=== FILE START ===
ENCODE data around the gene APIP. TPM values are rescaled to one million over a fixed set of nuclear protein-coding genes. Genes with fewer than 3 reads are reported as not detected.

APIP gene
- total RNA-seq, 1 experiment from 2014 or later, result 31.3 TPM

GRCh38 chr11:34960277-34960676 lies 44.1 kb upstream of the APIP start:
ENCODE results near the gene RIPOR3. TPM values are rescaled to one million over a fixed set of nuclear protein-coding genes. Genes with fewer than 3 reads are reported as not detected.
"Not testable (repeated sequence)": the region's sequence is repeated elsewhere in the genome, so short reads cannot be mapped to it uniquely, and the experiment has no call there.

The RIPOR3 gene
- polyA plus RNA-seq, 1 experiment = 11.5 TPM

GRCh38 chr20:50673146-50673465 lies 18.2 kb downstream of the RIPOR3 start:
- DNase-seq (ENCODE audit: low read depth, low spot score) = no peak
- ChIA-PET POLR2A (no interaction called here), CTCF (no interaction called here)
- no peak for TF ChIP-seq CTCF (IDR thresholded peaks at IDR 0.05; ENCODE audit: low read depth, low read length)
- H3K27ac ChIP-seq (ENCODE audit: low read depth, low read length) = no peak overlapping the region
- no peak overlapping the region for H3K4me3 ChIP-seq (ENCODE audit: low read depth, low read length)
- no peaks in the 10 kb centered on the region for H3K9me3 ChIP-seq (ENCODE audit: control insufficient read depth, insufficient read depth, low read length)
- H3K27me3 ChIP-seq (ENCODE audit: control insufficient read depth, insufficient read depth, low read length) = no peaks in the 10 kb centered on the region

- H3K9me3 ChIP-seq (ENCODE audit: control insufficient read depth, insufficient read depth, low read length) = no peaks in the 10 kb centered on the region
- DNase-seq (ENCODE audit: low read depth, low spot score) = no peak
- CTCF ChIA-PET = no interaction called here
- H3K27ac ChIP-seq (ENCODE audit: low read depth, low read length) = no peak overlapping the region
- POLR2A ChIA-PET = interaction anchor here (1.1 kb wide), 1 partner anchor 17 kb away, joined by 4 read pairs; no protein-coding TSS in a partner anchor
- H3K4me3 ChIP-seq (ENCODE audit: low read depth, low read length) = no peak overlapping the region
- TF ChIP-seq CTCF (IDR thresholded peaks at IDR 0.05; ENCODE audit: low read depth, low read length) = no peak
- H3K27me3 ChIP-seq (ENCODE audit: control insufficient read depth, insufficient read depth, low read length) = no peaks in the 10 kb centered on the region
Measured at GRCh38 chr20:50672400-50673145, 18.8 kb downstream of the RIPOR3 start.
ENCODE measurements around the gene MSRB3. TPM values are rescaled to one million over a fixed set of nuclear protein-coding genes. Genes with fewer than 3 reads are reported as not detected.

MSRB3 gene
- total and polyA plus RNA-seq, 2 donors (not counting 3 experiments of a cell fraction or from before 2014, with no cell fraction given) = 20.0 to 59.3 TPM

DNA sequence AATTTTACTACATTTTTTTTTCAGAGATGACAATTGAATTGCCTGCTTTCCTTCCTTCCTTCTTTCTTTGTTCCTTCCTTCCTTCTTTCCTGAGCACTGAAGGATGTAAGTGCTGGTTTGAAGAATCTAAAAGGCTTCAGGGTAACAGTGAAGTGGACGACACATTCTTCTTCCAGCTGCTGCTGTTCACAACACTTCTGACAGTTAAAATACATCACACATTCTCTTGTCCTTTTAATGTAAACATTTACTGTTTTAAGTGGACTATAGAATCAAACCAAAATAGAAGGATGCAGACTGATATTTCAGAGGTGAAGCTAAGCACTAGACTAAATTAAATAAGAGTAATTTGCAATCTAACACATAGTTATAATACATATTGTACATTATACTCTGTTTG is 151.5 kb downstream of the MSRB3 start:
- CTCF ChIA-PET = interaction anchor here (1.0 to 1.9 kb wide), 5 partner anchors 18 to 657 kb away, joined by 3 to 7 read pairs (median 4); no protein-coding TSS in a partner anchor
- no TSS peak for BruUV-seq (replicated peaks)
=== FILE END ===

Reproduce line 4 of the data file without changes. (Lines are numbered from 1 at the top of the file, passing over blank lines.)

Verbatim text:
GRCh38 chr11:34960277-34960676 lies 44.1 kb upstream of the APIP start: